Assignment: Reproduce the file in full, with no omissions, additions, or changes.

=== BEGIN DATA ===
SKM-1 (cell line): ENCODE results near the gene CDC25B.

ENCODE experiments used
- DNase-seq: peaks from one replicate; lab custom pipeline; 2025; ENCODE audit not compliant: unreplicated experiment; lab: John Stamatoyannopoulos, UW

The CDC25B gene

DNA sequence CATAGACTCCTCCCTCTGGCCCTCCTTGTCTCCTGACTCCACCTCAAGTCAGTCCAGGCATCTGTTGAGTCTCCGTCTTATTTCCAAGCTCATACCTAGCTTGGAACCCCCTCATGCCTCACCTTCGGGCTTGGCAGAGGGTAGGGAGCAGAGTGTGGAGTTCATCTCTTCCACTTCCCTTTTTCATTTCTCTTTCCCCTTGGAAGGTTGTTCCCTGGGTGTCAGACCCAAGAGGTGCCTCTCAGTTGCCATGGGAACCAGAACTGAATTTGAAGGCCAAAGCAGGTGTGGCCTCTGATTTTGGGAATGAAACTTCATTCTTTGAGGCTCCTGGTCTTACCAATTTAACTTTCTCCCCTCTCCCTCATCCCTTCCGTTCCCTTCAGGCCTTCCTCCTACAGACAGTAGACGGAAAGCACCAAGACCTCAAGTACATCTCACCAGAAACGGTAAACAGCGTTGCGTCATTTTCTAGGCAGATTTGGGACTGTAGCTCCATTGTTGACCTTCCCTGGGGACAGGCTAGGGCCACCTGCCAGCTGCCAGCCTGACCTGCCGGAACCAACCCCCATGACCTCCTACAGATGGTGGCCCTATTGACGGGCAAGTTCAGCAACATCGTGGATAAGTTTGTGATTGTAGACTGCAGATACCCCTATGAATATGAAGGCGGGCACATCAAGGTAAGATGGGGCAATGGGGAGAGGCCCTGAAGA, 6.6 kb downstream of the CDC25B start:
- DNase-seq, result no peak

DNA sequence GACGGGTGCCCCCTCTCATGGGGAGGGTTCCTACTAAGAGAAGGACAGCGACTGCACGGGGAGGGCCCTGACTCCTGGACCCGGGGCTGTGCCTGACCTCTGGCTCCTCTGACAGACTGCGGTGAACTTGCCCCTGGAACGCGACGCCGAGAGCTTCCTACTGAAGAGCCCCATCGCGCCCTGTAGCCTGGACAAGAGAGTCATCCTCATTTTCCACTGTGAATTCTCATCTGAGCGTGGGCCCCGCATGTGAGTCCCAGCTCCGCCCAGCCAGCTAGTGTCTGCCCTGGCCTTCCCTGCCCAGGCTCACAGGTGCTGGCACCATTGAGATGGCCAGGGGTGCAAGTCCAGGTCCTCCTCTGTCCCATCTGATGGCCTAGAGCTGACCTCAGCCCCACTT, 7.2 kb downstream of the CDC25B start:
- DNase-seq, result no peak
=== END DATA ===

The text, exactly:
SKM-1 (cell line): ENCODE results near the gene CDC25B.

ENCODE experiments used
- DNase-seq: peaks from one replicate; lab custom pipeline; 2025; ENCODE audit not compliant: unreplicated experiment; lab: John Stamatoyannopoulos, UW

The CDC25B gene

DNA sequence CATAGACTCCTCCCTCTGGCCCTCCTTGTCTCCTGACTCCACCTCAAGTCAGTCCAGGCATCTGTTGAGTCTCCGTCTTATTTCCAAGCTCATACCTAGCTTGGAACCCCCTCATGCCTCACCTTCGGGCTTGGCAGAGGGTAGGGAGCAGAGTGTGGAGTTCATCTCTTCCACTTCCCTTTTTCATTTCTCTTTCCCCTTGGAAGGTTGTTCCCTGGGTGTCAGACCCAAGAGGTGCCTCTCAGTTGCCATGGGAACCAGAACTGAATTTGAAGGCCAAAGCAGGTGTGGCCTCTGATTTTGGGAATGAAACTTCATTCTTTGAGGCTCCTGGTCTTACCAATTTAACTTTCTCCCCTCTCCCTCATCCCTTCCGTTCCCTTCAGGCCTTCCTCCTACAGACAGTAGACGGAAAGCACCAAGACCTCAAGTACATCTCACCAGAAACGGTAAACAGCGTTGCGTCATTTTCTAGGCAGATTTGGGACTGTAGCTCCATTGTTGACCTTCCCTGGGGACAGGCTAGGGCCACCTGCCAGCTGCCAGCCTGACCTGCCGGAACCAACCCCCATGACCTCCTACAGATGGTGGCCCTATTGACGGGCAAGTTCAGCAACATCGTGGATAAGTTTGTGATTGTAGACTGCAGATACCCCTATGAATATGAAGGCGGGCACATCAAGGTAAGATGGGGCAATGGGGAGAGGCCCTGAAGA, 6.6 kb downstream of the CDC25B start:
- DNase-seq, result no peak

DNA sequence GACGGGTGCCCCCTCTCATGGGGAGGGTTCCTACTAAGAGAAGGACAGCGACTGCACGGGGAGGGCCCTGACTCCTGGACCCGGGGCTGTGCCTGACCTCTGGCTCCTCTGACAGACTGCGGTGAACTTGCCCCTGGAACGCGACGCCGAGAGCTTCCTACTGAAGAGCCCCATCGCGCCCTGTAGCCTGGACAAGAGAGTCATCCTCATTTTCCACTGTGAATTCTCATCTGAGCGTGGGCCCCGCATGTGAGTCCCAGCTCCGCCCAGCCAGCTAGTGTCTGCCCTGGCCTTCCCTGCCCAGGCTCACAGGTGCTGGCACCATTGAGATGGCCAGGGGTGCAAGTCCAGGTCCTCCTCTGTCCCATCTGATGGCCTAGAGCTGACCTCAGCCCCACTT, 7.2 kb downstream of the CDC25B start:
- DNase-seq, result no peak